Allie Ford Reviews Science and the City: The Mechanics Behind the Metropolis

Allie Ford Reviews Science and the City: The Mechanics Behind the Metropolis

Science and the City: The Mechanics Behind the Metropolis by Laurie Winkless

Physicist turned science communicator Laurie Winkless is a fan of trains, tunnels, skyscrapers and most cool new technologies. Her enthusiasm shines through in her first book, which aims to take readers behind the scenes, under the ground and into the future of modern metropolises all over the World. The book is split into eight chapters, each with a one-word title. Seven chapters each focus on a specific aspect of city construction, evolution or life – including roads, power, and water. The final chapter is a trip to the future to see what life in a city might look like by the mid-21st century. Chapters follow a predictable pattern, outlining how cities work today, and some of the challenges they are facing, as well as how they got there. The second part of each chapter considers ‘Tomorrow’ – the various technologies that are already appearing, and making predictions for what might happen next. Much of the information, for both the present and future sections, is supported by quotes from published research, or experts as diverse as oceanographers, Engineering Geology professors, the Transport for London Director of Bus Engineering and the bosses of global rail and car-manufacturing companies. Examples are equally diverse, discussing everything from the Burj Khalifa in Dubai to the Menai Bridge in North Wales, and from London’s sewers to Shanghai’s ports.

The book is a whirlwind, whistle-stop tour through everything you never knew about cities. Winkless’s passion for the subject is infectious. The conversational tone can feel a little forced in places, but you quickly get sucked back in again. The sheer amount of information contained in the book is mind boggling, but the level of detail is just right – it rarely feels overwhelming, but you don’t feel like anything is missing either. It’s rare to go more than a couple of pages without a footnote providing an extra factoid or some commentary about Winkless’s antics when collecting information for the books (she really, really likes tunnels!). Even though the book highlights huge challenges being faced by cities, their planners and governments around the world, you’re never left to mope: turn the page and myriad solutions will be presented, at any stage from initial concept to already-in-use-somewhere.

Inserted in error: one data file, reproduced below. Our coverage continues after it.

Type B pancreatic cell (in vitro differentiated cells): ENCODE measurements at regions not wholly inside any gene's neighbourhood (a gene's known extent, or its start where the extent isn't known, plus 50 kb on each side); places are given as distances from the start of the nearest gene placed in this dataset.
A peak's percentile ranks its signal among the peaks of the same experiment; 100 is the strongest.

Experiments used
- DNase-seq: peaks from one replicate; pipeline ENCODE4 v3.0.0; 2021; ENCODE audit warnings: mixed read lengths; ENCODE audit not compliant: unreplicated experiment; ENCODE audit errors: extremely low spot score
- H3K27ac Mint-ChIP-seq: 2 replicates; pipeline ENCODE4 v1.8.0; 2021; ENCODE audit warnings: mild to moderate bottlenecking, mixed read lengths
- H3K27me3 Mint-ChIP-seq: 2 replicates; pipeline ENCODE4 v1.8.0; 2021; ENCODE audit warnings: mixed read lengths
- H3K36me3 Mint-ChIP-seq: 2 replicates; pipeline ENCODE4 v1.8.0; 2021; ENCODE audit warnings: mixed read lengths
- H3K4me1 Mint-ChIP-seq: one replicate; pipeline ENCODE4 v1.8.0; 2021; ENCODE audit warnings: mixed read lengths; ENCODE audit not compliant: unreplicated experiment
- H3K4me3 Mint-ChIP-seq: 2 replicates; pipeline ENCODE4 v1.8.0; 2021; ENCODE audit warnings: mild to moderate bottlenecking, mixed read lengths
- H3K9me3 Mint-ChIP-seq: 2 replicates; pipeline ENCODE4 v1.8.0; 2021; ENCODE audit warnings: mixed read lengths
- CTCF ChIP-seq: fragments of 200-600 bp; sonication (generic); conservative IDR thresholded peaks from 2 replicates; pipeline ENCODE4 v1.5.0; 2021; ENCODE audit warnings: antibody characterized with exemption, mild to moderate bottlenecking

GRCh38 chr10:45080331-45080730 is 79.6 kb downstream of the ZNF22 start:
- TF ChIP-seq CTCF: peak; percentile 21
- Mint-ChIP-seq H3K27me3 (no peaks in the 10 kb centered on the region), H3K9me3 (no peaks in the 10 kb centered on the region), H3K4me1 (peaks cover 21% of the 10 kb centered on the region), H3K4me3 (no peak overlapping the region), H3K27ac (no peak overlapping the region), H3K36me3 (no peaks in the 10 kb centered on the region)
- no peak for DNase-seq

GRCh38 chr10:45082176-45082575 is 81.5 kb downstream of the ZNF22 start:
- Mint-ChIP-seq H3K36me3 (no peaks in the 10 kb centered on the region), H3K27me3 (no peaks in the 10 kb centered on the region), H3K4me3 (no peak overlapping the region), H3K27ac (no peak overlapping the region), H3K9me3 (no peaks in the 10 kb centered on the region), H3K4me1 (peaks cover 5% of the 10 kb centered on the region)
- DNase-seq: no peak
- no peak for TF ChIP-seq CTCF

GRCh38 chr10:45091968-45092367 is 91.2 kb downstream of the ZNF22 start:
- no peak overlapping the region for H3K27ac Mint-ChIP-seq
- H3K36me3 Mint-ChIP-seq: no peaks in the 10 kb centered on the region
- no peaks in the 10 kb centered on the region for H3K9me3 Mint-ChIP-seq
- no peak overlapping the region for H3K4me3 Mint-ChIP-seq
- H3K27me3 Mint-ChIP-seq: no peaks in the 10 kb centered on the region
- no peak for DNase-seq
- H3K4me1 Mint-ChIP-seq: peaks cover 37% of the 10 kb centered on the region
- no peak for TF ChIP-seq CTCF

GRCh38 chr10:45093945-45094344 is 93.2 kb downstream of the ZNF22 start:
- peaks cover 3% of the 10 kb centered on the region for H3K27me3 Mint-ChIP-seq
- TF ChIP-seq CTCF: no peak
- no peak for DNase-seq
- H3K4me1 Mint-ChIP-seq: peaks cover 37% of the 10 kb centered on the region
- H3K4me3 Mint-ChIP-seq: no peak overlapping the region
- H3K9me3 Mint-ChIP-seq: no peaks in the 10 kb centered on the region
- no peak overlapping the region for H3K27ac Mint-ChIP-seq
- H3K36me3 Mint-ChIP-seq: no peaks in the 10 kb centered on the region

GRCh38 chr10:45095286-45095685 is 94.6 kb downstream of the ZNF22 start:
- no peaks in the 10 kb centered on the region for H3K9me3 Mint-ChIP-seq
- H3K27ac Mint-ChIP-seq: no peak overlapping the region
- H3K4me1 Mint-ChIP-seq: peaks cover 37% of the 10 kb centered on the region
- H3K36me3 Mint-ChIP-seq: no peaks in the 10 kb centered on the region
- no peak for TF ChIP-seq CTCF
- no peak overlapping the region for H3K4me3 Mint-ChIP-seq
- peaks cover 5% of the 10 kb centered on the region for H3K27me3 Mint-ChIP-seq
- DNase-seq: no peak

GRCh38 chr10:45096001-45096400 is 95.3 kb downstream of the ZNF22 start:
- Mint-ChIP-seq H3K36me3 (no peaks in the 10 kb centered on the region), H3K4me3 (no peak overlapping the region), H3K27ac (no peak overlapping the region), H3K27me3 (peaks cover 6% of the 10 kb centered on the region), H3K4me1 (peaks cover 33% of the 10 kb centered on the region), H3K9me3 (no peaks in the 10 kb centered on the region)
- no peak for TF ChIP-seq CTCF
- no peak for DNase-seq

This is a book full of solutions that brings hope for the future at a time when the media only tell us what is going wrong. There is a lot of science hidden between the facts, but it’s readily accessible and very clearly explained. Individual sections focussing on particular challenges or solutions are fairly short, making it a book that is easy to pick up from wherever you last left off. My only criticism would be that there are places where an extra figure or photo would be really useful to support the discussion – and a few other points where the pictures don’t really add much.

Overall, this is a great book, full of reasons to be excited about the future, and that there are so many passionate people around the world, all working on seemingly small ideas that have the potential to revolutionise our lives. The tone is such that it would be a fantastic book for parents to read with science-interested young kids, as well as for older ones to tackle by themselves. If you know someone who has the faintest interest in science, engineering or the future, buy them this book! And buy a copy for yourself too. You won’t regret it.

allie-fordAllie Ford

Allie fell in love with science when she spotted test tubes full of different coloured solutions at high school. She studied astrophysics and chemistry at university. She taught Bioastronomy for several years, as well as being an active participant in the Science in Schools program, and touring Australia as a cast member in the RiAus/BBC Science of Doctor Who Live show. Allie loves reading and learning new things, often ‘helped’ by her two parrots (who prefer eating books to reading them).



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